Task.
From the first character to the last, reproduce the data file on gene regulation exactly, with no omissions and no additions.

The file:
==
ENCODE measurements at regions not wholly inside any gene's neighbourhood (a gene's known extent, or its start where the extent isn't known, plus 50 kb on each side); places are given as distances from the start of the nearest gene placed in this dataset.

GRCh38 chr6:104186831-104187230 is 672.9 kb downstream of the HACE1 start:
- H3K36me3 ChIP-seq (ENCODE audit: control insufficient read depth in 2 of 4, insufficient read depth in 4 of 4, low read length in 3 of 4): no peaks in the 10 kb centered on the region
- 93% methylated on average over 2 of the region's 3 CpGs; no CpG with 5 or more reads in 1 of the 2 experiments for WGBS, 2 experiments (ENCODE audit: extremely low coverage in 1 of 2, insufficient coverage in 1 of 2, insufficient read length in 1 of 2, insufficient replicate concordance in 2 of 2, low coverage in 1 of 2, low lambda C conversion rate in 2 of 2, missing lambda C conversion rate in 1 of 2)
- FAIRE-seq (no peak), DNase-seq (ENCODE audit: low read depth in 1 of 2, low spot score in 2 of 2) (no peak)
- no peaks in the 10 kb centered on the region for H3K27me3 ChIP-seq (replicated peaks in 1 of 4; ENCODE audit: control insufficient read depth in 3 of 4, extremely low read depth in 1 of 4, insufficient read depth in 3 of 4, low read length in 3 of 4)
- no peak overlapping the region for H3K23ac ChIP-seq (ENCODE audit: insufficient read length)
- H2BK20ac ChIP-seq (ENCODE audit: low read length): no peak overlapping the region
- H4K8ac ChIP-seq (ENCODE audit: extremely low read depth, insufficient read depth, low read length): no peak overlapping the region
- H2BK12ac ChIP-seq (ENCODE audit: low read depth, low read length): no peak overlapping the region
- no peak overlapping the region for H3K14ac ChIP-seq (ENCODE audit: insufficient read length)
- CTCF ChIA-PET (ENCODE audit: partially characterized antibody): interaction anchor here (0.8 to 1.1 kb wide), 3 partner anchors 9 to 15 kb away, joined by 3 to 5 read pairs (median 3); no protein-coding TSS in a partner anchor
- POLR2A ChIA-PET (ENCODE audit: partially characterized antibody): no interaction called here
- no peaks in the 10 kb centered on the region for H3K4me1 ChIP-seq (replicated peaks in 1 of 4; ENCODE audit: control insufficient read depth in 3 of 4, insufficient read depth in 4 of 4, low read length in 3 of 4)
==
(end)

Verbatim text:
ENCODE measurements at regions not wholly inside any gene's neighbourhood (a gene's known extent, or its start where the extent isn't known, plus 50 kb on each side); places are given as distances from the start of the nearest gene placed in this dataset.

GRCh38 chr6:104186831-104187230 is 672.9 kb downstream of the HACE1 start:
- H3K36me3 ChIP-seq (ENCODE audit: control insufficient read depth in 2 of 4, insufficient read depth in 4 of 4, low read length in 3 of 4): no peaks in the 10 kb centered on the region
- 93% methylated on average over 2 of the region's 3 CpGs; no CpG with 5 or more reads in 1 of the 2 experiments for WGBS, 2 experiments (ENCODE audit: extremely low coverage in 1 of 2, insufficient coverage in 1 of 2, insufficient read length in 1 of 2, insufficient replicate concordance in 2 of 2, low coverage in 1 of 2, low lambda C conversion rate in 2 of 2, missing lambda C conversion rate in 1 of 2)
- FAIRE-seq (no peak), DNase-seq (ENCODE audit: low read depth in 1 of 2, low spot score in 2 of 2) (no peak)
- no peaks in the 10 kb centered on the region for H3K27me3 ChIP-seq (replicated peaks in 1 of 4; ENCODE audit: control insufficient read depth in 3 of 4, extremely low read depth in 1 of 4, insufficient read depth in 3 of 4, low read length in 3 of 4)
- no peak overlapping the region for H3K23ac ChIP-seq (ENCODE audit: insufficient read length)
- H2BK20ac ChIP-seq (ENCODE audit: low read length): no peak overlapping the region
- H4K8ac ChIP-seq (ENCODE audit: extremely low read depth, insufficient read depth, low read length): no peak overlapping the region
- H2BK12ac ChIP-seq (ENCODE audit: low read depth, low read length): no peak overlapping the region
- no peak overlapping the region for H3K14ac ChIP-seq (ENCODE audit: insufficient read length)
- CTCF ChIA-PET (ENCODE audit: partially characterized antibody): interaction anchor here (0.8 to 1.1 kb wide), 3 partner anchors 9 to 15 kb away, joined by 3 to 5 read pairs (median 3); no protein-coding TSS in a partner anchor
- POLR2A ChIA-PET (ENCODE audit: partially characterized antibody): no interaction called here
- no peaks in the 10 kb centered on the region for H3K4me1 ChIP-seq (replicated peaks in 1 of 4; ENCODE audit: control insufficient read depth in 3 of 4, insufficient read depth in 4 of 4, low read length in 3 of 4)